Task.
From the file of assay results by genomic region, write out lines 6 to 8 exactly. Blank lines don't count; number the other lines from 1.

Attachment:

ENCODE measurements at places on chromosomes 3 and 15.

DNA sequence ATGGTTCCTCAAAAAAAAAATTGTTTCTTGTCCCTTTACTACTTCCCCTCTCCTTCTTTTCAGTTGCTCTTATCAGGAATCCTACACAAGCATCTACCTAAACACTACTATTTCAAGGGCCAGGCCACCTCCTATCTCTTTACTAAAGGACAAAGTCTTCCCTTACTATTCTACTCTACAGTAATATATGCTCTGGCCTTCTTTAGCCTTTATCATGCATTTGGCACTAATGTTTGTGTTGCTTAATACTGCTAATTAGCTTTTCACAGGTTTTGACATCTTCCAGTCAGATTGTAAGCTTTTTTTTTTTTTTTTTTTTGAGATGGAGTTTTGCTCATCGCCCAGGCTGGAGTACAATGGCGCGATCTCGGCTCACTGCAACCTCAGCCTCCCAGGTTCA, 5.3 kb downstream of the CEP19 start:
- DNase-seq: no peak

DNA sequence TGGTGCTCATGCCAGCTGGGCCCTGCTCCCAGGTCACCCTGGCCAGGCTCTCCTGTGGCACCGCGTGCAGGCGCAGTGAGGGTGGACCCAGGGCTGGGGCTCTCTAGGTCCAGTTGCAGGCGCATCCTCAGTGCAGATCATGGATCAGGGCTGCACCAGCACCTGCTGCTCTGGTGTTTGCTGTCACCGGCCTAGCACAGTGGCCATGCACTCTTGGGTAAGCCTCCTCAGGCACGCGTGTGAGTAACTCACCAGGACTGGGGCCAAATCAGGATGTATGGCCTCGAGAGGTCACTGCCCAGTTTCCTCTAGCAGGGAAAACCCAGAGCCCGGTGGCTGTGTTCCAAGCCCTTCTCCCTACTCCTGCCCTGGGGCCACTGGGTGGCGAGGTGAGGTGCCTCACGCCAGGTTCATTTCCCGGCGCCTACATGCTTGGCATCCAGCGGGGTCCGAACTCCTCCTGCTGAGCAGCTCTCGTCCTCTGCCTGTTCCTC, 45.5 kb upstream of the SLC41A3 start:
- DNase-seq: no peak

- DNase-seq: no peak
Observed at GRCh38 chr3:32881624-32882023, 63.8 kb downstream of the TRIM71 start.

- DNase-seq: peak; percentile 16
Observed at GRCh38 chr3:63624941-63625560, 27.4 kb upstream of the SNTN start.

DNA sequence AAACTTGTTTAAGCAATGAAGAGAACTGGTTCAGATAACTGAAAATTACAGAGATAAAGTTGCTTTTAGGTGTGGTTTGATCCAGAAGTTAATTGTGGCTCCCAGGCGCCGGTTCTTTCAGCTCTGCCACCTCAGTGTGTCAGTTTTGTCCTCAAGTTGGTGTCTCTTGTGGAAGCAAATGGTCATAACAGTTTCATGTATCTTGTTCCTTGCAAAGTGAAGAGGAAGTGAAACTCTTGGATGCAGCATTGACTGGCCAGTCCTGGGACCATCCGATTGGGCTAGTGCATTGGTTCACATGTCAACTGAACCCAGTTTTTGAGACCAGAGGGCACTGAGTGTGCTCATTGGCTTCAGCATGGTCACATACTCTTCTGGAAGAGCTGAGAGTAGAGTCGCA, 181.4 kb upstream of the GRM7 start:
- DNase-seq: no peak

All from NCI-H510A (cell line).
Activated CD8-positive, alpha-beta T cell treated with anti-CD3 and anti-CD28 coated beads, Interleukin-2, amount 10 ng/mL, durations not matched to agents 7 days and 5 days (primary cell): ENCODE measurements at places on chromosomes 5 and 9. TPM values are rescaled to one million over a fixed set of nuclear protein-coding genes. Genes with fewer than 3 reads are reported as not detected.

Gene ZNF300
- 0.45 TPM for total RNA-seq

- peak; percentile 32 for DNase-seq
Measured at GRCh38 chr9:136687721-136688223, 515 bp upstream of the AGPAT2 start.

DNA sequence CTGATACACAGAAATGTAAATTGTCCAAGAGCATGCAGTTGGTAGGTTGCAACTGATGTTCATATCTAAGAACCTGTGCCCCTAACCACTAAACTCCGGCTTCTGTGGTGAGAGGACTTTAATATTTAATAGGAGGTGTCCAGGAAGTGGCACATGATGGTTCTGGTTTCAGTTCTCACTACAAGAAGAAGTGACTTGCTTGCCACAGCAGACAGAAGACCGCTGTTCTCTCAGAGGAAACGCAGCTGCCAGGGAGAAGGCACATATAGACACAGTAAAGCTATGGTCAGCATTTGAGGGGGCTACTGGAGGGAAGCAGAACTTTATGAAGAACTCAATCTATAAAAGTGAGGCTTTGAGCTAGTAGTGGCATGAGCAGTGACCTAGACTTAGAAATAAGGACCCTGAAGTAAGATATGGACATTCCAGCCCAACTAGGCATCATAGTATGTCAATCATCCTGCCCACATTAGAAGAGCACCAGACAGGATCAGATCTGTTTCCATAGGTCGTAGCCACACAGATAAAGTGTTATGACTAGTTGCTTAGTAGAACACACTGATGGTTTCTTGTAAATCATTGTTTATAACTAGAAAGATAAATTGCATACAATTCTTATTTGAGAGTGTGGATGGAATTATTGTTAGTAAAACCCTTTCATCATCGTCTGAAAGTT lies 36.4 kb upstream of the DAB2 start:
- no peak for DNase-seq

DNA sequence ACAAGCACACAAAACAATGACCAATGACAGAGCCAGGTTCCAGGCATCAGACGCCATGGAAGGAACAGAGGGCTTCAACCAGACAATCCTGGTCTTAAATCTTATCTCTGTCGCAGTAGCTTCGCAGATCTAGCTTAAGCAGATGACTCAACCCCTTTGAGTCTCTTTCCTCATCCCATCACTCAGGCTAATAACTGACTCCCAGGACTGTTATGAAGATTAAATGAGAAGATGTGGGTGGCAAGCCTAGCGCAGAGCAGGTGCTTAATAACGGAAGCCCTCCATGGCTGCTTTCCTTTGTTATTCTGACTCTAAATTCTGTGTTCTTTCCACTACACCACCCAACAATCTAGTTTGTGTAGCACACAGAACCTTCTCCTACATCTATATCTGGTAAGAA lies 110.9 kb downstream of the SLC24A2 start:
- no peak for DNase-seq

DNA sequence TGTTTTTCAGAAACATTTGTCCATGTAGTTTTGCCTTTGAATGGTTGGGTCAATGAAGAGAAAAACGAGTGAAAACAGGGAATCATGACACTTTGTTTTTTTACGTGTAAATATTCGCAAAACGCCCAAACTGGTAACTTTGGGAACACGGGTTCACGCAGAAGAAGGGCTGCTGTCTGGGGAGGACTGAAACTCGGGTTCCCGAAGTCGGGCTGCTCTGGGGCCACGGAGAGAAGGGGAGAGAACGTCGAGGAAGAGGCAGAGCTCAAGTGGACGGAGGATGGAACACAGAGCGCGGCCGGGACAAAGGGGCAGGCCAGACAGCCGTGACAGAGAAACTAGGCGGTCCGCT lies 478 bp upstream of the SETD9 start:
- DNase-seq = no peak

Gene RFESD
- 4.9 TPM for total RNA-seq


- DNase-seq: no peak
Observed at GRCh38 chr3:32881624-32882023, 63.8 kb downstream of the TRIM71 start.

- DNase-seq: peak; percentile 16